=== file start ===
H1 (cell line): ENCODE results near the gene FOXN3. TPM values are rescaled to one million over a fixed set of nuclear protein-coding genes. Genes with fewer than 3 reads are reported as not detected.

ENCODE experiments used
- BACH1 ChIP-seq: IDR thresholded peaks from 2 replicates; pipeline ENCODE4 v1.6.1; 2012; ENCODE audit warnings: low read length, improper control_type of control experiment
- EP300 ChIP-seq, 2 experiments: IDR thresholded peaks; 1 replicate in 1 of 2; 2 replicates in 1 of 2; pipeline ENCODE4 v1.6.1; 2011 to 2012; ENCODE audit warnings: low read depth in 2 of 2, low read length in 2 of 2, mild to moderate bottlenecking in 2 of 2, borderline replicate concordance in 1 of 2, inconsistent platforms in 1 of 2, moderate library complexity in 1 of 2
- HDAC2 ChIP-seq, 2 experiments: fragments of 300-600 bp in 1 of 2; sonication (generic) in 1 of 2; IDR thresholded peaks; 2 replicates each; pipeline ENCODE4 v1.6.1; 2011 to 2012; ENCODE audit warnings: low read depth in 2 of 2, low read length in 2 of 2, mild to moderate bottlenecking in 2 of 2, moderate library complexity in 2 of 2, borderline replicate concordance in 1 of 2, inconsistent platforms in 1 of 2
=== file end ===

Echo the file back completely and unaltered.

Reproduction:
H1 (cell line): ENCODE results near the gene FOXN3. TPM values are rescaled to one million over a fixed set of nuclear protein-coding genes. Genes with fewer than 3 reads are reported as not detected.

ENCODE experiments used
- BACH1 ChIP-seq: IDR thresholded peaks from 2 replicates; pipeline ENCODE4 v1.6.1; 2012; ENCODE audit warnings: low read length, improper control_type of control experiment
- EP300 ChIP-seq, 2 experiments: IDR thresholded peaks; 1 replicate in 1 of 2; 2 replicates in 1 of 2; pipeline ENCODE4 v1.6.1; 2011 to 2012; ENCODE audit warnings: low read depth in 2 of 2, low read length in 2 of 2, mild to moderate bottlenecking in 2 of 2, borderline replicate concordance in 1 of 2, inconsistent platforms in 1 of 2, moderate library complexity in 1 of 2
- HDAC2 ChIP-seq, 2 experiments: fragments of 300-600 bp in 1 of 2; sonication (generic) in 1 of 2; IDR thresholded peaks; 2 replicates each; pipeline ENCODE4 v1.6.1; 2011 to 2012; ENCODE audit warnings: low read depth in 2 of 2, low read length in 2 of 2, mild to moderate bottlenecking in 2 of 2, moderate library complexity in 2 of 2, borderline replicate concordance in 1 of 2, inconsistent platforms in 1 of 2